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The Real Reason TSM's YouTube Page Was Deleted

Esports fans were disappointed if they tried to check out the latest videos from Team SoloMid on its official YouTube page recently. The page of the popular group has been deleted and all its videos have disappeared. This dramatic action by YouTube isn't the result of any behavior by TSM, however. It seems to be a response to hackers who managed to gain access to the page and use it for their own purposes.

Jake Lucky of Full Squad Gaming broke the news on Twitter this week that TSM's YouTube channel had been hacked and used to stream videos promoting a cryptocurrency scam. This prompted YouTube to delete the channel, resulting in the loss of years of content. As Zack Eudaly of Sportskeeda reported, this is not the first time crypto scammers have hacked YouTube channels in order to reach viewers. It does, however, seem to be the first time they have managed to breach such a large and active account.

Fans of TSM noticed something was off and suspected it could be hackers right away, and YouTube's quick action likely prevented too many people from being taken in by the scam. Still, the damage to TSM had been done.

Channel hacked by crypto scammers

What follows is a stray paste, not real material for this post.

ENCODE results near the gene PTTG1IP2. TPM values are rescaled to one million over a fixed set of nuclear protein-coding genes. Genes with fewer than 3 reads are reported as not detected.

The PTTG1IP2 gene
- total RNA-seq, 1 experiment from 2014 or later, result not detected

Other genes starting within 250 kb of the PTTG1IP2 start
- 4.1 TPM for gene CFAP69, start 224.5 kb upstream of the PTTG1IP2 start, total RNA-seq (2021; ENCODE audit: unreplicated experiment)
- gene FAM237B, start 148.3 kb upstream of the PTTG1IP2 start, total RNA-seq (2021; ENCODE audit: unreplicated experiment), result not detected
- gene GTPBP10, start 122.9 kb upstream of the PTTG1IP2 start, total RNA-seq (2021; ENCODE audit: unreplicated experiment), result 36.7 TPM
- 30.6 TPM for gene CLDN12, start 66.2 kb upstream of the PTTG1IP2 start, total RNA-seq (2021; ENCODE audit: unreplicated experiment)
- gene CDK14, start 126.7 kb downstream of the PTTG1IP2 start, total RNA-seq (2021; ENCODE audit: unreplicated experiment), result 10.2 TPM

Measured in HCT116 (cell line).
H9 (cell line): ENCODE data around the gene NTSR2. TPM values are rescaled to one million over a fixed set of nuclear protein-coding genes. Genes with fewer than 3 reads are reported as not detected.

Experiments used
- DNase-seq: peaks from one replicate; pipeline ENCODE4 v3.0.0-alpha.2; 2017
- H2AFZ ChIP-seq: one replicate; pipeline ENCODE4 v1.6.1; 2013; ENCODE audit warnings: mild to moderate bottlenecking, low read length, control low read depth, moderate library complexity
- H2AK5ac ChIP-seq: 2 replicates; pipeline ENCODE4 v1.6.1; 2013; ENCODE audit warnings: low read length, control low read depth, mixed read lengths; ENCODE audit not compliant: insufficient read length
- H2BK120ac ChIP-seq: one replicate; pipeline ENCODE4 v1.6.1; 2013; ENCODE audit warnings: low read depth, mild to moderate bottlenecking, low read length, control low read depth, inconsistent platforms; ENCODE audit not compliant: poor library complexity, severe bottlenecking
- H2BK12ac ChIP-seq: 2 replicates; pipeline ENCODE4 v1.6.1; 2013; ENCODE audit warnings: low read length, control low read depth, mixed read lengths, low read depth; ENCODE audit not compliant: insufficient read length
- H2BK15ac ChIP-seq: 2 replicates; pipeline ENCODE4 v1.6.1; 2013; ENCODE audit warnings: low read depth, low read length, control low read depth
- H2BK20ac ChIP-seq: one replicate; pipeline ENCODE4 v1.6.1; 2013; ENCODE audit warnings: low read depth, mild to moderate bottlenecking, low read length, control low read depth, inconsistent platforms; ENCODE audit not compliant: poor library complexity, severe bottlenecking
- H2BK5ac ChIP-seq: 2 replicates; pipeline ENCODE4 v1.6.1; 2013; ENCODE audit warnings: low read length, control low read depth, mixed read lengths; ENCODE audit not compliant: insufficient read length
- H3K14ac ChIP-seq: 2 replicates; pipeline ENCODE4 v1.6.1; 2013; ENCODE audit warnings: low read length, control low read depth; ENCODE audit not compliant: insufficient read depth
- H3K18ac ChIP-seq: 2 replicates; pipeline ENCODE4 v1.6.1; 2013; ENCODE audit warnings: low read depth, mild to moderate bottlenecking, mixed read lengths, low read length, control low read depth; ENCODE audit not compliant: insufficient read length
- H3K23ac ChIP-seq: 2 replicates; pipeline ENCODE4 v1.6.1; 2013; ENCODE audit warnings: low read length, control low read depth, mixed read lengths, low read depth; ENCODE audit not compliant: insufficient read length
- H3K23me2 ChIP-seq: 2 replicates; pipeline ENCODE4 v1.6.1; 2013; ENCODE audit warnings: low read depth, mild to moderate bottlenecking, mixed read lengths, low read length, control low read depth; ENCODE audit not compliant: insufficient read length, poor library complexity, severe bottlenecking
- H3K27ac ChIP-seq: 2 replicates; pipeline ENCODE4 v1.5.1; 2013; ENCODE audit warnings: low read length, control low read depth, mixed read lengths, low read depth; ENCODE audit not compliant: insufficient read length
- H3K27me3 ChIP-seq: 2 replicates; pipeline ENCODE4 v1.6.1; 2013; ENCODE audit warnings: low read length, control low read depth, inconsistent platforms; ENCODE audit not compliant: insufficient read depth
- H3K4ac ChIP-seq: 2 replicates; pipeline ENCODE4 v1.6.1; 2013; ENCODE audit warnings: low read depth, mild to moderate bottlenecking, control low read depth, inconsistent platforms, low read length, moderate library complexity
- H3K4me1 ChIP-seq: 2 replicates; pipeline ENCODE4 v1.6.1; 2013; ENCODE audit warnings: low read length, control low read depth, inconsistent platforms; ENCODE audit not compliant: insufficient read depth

While TSM has other YouTube channels, including its "Apex Legends" channel and channels for some individual team members, losing its main channel — with no indication that it can be restored — is certainly a blow to the organization. This comes at a time when things are already looking worse than anyone knew for TSM. Between allegations of creating a hostile work environment, possibly violating labor laws, and Riot Games finding CEO Andy "Reginald" Dinh guilty of bullying behavior, the team has a lot to deal with at the moment.

TSM doesn't seem to have responded to this development yet and is currently tweeting as if it's business as usual. It remains to be seen how it will react and if its YouTube channel will ever return. For now, fans will have to rely on the other TSM channels to keep up with the team's news and accomplishments.

This hack marks yet another incident in a week of hacking news. Previously, it was reported that celebrities were having their Twitter accounts hacked and used for a PS5 scam. The victims of the hacks included pro wrestler Mick Foley and LA Lakers owner Jeanie Buss. It seems TSM is just the latest victim to have its popularity used to con innocent people.